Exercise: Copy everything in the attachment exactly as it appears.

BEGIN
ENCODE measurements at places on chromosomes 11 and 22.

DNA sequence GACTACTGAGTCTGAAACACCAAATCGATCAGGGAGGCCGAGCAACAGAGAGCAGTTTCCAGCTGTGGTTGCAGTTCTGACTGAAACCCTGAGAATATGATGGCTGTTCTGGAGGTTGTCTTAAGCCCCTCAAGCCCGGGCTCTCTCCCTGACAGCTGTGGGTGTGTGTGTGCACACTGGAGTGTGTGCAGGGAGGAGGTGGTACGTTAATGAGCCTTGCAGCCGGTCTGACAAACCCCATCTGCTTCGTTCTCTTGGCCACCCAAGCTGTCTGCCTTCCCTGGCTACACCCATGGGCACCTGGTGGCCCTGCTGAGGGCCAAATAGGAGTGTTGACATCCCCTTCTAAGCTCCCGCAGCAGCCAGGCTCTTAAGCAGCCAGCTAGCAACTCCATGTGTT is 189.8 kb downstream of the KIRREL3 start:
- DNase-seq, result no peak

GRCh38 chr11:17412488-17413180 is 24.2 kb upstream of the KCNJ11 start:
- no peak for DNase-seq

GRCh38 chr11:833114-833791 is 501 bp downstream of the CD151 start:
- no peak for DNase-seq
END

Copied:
ENCODE measurements at places on chromosomes 11 and 22.

DNA sequence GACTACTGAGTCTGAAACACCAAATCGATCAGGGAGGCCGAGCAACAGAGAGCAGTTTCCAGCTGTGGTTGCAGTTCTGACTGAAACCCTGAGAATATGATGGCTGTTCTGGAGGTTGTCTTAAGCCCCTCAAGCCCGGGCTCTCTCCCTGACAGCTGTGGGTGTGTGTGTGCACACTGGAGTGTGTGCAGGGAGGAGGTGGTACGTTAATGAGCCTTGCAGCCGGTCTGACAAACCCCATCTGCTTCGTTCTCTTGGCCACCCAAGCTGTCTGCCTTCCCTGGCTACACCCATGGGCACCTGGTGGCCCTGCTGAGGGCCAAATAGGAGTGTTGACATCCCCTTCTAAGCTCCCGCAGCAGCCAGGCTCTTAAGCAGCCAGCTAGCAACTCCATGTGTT is 189.8 kb downstream of the KIRREL3 start:
- DNase-seq, result no peak

GRCh38 chr11:17412488-17413180 is 24.2 kb upstream of the KCNJ11 start:
- no peak for DNase-seq

GRCh38 chr11:833114-833791 is 501 bp downstream of the CD151 start:
- no peak for DNase-seq